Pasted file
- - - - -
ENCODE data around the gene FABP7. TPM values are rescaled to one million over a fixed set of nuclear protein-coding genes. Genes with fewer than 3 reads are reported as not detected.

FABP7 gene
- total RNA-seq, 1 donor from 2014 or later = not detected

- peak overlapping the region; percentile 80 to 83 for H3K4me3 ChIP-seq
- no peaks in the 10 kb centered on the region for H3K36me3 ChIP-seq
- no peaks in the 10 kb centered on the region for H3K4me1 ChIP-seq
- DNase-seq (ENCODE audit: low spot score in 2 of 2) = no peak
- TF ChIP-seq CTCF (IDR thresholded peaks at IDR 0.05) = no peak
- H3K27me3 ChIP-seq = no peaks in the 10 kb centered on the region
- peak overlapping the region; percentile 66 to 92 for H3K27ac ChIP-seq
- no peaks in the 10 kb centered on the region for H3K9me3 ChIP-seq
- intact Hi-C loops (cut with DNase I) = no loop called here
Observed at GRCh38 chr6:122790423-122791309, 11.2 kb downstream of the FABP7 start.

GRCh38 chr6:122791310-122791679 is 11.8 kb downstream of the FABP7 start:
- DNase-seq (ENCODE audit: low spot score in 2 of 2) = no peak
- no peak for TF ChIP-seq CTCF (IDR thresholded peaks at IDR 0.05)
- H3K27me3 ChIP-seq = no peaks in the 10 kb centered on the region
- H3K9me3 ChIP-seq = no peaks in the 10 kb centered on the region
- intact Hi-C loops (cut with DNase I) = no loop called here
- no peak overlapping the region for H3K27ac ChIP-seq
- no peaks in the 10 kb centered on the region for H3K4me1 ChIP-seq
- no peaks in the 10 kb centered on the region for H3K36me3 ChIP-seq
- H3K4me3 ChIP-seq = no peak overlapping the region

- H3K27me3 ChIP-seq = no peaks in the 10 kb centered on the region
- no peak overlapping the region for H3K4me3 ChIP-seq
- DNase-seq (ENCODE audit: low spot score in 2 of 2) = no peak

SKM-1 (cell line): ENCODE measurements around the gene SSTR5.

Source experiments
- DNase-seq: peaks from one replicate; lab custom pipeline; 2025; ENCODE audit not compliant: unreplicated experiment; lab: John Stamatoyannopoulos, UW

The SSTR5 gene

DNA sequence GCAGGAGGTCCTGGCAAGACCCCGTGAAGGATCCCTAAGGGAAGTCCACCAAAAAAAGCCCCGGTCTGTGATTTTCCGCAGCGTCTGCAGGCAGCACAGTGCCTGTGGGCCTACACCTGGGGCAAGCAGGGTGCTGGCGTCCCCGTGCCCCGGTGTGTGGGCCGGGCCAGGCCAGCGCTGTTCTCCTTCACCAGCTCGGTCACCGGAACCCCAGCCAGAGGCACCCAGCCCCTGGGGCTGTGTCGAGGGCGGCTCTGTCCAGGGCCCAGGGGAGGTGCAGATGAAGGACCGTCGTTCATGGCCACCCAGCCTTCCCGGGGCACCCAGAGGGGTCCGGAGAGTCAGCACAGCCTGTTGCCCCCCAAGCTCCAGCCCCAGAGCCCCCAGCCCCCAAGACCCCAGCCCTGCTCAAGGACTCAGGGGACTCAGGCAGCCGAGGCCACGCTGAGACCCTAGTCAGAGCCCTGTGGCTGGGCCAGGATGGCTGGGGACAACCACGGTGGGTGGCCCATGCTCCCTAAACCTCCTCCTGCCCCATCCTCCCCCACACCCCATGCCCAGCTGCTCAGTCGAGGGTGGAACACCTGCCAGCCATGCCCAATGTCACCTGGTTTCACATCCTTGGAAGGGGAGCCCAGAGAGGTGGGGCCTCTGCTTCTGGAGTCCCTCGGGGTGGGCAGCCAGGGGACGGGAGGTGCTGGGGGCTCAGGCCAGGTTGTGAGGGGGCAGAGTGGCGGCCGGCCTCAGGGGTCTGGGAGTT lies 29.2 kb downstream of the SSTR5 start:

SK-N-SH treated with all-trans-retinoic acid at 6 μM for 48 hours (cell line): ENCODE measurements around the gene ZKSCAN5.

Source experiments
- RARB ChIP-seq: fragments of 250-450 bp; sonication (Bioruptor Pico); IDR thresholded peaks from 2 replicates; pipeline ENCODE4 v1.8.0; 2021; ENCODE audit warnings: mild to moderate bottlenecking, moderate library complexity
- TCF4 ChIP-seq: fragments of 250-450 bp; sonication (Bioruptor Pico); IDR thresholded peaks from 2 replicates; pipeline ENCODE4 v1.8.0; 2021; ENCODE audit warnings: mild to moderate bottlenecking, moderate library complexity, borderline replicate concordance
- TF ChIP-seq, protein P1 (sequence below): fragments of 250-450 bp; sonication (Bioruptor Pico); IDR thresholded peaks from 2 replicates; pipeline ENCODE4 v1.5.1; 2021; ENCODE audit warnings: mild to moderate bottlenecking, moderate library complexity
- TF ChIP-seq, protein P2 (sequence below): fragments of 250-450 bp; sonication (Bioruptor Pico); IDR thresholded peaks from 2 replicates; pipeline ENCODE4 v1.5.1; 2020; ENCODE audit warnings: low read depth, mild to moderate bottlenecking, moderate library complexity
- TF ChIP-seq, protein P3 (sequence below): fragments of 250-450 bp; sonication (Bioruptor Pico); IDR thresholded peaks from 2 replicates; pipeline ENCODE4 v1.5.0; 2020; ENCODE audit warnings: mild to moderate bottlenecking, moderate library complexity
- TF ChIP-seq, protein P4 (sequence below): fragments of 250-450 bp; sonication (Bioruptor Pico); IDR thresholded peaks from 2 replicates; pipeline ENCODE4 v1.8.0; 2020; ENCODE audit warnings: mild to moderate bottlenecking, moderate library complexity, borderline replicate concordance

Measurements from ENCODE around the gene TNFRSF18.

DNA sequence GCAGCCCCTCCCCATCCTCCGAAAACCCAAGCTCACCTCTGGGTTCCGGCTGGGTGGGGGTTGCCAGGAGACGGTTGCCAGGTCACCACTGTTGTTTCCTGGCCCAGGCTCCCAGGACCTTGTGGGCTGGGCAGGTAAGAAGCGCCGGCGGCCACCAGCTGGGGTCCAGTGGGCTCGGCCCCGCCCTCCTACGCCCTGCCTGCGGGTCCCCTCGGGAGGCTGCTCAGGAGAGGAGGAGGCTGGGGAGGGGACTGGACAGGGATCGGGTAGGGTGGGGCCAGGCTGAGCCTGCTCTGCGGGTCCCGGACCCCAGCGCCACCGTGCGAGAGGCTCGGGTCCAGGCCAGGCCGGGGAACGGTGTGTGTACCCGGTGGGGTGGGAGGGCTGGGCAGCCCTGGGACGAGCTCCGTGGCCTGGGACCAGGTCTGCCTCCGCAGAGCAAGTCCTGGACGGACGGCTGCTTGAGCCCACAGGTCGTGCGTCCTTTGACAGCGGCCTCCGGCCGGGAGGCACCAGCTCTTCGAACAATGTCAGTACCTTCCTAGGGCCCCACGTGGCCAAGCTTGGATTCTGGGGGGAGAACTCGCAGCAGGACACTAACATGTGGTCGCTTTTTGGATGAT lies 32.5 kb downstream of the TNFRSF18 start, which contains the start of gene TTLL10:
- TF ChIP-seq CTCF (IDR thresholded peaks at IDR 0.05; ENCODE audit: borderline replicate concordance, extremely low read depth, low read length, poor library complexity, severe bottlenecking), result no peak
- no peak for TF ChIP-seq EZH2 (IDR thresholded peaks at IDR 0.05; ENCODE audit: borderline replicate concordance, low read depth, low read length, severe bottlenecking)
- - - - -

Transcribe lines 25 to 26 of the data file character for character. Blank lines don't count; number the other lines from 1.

- no peak overlapping the region for H3K4me3 ChIP-seq
- DNase-seq (ENCODE audit: low spot score in 2 of 2) = no peak